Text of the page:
Reassessing the Valley of the Queens:
Archaeological, social, and archival research with particular focus on the New Kingdom
Known in Arabic as ‘Biban el-Harîm’ (the Doors of the Women) and called tA s.t nfr.w (the place of royal children or the place of beauty) by the ancient Egyptians, the Valley of the Queens is certainly one of the most renowned necropolis of ancient Egypt. This necropolis hosts about one hundred tombs prepared during the New Kingdom, which have been intensively looted and re-used afterwards up to the Roman Period. After having been forgotten for centuries, the Valley of the Queens was rediscovered by G. B. Belzoni in 1816. From this moment on, many explorers and Egyptologists visited and documented it, but the first ‘scientific’ and in-depth investigation was performed in 1903, when the Italian Archaeological Mission directed by E. Schiaparelli, with the collaboration of F. Ballerini, started working there. During the seventies and the eighties, a French mission began a new investigation and cleared many tombs. However, not all the tombs have been the object of thorough publications, particularly the documentation of the 18th-dynasty shaft tombs being rather poor. In addition, attention has been addressed mainly to the archaeological aspects of the Valley of the Queens, without focusing on comparisons with the other coeval Theban cemeteries.
Therefore, by considering the current status of knowledge, it was apparent that a re-assessment of the Valley of the Queens was necessary. After having examined the published material, I decided to direct my research toward the following issues: 1) analysis of the landscape of the Queens’ Valley (criteria of choice of the burial ground; analysis of the location of the Queens’ Valley compared with the other Theban cemeteries; interpretation of the Queens’ Valley site according to theoretical aspects of landscape archaeology); 2) social identity of the people buried within this necropolis, with particular attention to the changes between the 18th Dynasty and the Ramesside Period (application of notions taken from gender archaeology; social archaeology; agency); 3) assessment of the unpublished archives containing E. Schiaparelli and F. Ballerini’s notebooks and reports (which Ch. Leblanc has never examined); 4) drafting of the catalogue of the New Kingdom finds from the Valley of the Queens, which are kept at the Turin Egyptian Museum (relating aspects like methodological issues, re-contextualization of objects, and comparison with finds from other coeval Theban cemeteries); 5) virtual reconstruction of funerals and mortuary practices in the New Kingdom Valley of the Queens.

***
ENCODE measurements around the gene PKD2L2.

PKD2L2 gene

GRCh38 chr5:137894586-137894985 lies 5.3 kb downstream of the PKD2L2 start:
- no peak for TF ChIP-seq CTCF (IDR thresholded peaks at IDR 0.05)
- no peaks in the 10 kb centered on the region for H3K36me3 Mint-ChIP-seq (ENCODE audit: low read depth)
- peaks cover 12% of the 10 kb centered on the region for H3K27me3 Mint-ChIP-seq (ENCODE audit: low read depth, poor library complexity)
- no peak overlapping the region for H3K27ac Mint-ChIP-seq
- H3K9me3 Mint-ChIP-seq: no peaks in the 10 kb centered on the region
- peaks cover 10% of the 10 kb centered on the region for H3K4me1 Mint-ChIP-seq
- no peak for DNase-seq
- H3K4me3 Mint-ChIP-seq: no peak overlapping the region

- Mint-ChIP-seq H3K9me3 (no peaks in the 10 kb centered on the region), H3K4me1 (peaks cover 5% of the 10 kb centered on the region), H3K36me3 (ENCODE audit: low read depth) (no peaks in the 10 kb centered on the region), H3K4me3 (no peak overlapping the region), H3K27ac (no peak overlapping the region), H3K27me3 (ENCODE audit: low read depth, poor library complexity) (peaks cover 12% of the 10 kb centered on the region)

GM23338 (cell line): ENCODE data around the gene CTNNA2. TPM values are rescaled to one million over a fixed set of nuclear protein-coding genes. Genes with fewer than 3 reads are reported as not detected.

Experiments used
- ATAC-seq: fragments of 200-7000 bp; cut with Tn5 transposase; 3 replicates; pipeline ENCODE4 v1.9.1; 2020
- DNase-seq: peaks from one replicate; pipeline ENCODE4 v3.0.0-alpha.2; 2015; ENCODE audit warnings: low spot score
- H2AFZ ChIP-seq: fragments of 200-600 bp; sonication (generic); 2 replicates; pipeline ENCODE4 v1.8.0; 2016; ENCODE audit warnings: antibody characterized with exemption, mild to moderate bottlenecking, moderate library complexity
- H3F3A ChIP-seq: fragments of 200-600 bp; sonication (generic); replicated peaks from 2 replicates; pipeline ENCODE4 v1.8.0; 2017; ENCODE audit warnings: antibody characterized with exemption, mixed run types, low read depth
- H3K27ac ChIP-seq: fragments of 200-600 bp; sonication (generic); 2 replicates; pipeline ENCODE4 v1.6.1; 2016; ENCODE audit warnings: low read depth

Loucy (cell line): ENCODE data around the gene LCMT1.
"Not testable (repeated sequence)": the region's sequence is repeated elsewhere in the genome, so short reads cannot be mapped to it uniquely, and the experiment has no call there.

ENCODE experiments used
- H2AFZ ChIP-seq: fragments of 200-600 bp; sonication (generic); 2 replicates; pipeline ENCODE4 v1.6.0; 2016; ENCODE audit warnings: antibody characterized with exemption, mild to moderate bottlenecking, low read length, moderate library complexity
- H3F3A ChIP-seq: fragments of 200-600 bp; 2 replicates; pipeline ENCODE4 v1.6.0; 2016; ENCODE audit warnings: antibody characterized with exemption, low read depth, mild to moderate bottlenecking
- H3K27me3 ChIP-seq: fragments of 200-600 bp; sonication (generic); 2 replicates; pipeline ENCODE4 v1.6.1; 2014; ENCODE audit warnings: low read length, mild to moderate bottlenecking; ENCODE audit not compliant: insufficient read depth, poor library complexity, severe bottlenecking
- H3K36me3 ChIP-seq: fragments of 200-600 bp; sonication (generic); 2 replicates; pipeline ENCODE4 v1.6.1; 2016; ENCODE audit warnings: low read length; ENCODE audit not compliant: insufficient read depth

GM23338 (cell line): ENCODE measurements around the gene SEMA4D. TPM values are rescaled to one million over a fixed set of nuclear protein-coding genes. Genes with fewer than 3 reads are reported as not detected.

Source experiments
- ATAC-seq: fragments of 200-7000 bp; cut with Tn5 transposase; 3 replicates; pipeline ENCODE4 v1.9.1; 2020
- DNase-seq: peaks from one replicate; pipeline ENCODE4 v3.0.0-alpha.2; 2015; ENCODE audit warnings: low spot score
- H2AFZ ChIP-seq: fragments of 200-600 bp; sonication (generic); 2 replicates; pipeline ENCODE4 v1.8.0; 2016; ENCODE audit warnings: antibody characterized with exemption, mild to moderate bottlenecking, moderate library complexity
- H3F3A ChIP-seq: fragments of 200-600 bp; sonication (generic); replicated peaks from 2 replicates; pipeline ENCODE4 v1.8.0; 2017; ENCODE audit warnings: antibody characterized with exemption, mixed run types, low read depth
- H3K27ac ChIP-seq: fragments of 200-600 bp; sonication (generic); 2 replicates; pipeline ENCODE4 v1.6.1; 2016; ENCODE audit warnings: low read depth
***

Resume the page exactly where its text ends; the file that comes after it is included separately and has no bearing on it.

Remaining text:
By focusing on these above-mentioned points, going beyond the sole archaeological data, and using theoretical and interdisciplinary approaches, I will cross-reference the already published information with the unpublished materials (reports, archive, archaeological finds) in order to try to offer new interpretative perspectives on this necropolis during the New Kingdom.